Idle Jack-Up Repurposed as Offshore Service Vessel
Offshore engineering and project management firm William Jacob Management (WJM) has announced a new concept for a multipurpose offshore vessel based on the platform of a surplus heavy duty jackup rig.
The new MOSS V will be a self-propelled platform fitted for multiple applications, to include rigless plug and abandonment, construction support, topsides repair, decommissioning, workover, wireline and crew accommodations (as an adjacent floatel). WJM will oversee the design and construction of the conversion. Several candidate rigs have already been identified.
The firm says that the concept offers several major advantages, including the replacement of multiple service vessels with a single platform, lowering costs; greater ability to withstand harsh weather than that offered by smaller lift boats; the ability to operate in deeper water, to about 400 feet; and a large open work deck of 10,000 square feet.
“In the current industry climate, an increasing number of plug and abandonment and decommissioning projects are coming online in the GOM,” said Michael Duffy, WJM’s president. “For an extremely competitive day rate, the MOSS V offers a unique set of multi-functional characteristics, eliminating the need for clients to hire multiple expensive vessels to perform various tasks . . . Its versatility makes the MOSS V a one-stop shop for a variety of offshore requirements.”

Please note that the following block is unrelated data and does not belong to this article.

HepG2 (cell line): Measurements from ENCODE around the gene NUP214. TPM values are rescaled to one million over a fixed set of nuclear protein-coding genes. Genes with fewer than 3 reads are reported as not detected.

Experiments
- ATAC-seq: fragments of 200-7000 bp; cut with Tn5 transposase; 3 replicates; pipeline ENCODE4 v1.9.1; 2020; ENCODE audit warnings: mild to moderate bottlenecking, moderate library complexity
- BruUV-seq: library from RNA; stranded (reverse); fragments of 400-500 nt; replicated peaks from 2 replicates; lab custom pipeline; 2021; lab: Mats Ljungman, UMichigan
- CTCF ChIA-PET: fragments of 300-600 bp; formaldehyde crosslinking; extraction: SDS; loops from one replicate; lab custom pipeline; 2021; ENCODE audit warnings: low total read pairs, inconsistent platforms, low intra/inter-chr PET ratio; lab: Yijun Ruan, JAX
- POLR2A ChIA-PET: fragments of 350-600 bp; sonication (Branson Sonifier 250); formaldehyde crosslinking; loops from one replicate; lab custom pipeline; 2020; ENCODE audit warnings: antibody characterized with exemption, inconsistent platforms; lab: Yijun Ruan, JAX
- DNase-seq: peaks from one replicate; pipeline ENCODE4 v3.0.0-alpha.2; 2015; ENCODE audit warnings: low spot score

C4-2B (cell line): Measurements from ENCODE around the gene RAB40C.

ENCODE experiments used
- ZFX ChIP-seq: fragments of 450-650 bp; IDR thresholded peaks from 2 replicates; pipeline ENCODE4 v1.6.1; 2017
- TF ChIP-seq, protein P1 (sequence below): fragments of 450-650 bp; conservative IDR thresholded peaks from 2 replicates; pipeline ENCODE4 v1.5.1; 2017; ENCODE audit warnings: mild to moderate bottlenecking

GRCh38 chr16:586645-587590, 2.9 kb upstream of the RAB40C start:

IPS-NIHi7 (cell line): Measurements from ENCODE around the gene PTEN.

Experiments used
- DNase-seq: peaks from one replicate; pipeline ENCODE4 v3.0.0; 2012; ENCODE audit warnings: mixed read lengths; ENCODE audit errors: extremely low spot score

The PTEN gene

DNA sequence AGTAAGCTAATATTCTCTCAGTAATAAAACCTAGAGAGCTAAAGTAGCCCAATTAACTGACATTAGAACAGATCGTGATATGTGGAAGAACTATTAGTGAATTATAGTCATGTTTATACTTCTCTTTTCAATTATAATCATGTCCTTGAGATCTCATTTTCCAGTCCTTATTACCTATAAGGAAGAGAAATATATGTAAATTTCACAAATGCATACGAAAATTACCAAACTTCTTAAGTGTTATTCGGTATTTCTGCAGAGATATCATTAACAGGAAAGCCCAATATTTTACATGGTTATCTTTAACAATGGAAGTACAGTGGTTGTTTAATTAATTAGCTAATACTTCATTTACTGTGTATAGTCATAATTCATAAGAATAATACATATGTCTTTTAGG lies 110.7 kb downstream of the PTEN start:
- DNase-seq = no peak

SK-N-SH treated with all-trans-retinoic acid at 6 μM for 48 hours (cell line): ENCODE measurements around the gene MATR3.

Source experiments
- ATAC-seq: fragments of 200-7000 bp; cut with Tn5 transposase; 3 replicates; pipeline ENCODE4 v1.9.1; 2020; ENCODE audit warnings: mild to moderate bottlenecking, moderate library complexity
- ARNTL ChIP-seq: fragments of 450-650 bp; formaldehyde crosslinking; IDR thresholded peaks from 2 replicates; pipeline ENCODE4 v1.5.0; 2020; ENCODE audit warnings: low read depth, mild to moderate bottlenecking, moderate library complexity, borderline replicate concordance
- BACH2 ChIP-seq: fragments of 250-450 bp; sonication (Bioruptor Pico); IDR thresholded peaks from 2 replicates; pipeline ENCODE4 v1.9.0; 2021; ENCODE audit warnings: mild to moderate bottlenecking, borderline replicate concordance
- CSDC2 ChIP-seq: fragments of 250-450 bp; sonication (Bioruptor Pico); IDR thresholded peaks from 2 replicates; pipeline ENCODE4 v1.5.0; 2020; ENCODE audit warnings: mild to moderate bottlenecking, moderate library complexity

The MOSS V will be fitted with a 500-ton crane for construction support, in addition to the smaller 10 to 30-ton cranes already fitted on the rig. It will also have a 2,000 square foot enclosed machine shop and welding area for work in all weather.
Northport Marine will be the client for the first-in-class platform, which is scheduled for delivery in early 2018.
The strategy is among several under consideration for repurposing the many vessels idled due to industry downturn. Multiple subsea construction and offshore services firms are marketing their existing vessels for wind farm work; shipbuilder and ship repair firm Damen is proposing conversion of OSVs into specialty vessels, including live fish carriers; and electrical generation company Karadeniz is buying capesize bulkers at low prices in order to turn them into mobile floating powerplants.